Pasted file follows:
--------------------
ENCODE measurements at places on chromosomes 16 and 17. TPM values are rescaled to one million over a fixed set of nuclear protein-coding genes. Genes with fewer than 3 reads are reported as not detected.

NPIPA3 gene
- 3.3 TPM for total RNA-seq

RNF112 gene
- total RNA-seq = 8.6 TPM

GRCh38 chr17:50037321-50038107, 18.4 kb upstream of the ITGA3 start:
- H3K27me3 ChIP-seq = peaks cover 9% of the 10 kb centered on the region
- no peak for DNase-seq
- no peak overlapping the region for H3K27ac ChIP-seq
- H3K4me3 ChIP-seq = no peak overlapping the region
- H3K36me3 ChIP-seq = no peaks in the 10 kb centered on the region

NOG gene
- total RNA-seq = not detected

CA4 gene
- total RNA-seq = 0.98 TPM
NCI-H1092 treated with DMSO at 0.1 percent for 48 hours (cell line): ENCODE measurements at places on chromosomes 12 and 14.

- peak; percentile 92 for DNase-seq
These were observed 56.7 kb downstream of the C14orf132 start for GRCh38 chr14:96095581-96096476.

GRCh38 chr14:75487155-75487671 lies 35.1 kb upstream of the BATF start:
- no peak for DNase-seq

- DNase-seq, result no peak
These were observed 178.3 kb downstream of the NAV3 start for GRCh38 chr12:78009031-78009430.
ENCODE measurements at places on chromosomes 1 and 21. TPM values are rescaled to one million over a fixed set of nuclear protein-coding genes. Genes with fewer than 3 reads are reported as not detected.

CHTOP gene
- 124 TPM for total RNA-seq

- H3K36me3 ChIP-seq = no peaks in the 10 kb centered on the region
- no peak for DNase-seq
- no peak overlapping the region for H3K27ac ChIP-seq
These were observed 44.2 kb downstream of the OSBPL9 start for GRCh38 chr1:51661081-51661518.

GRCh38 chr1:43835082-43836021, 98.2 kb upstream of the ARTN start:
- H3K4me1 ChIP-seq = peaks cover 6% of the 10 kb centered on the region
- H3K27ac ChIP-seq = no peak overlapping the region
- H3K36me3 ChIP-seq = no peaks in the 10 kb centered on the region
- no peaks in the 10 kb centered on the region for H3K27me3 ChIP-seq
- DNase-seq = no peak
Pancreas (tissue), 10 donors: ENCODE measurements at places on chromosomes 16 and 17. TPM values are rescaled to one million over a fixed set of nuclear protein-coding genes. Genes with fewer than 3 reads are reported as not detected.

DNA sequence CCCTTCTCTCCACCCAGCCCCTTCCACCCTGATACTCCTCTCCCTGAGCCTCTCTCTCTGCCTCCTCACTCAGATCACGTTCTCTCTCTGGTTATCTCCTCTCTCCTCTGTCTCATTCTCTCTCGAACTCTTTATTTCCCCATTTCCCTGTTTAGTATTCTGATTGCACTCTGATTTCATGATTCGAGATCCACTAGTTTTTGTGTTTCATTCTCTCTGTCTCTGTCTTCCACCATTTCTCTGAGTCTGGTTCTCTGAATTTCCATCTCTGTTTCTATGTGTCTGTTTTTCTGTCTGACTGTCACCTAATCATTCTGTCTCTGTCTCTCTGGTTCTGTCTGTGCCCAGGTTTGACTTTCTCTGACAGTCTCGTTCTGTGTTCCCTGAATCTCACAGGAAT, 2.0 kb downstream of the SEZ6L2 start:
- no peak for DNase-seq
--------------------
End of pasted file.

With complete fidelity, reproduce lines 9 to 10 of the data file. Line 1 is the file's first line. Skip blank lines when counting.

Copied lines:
- no peak overlapping the region for H3K27ac ChIP-seq
- H3K4me3 ChIP-seq = no peak overlapping the region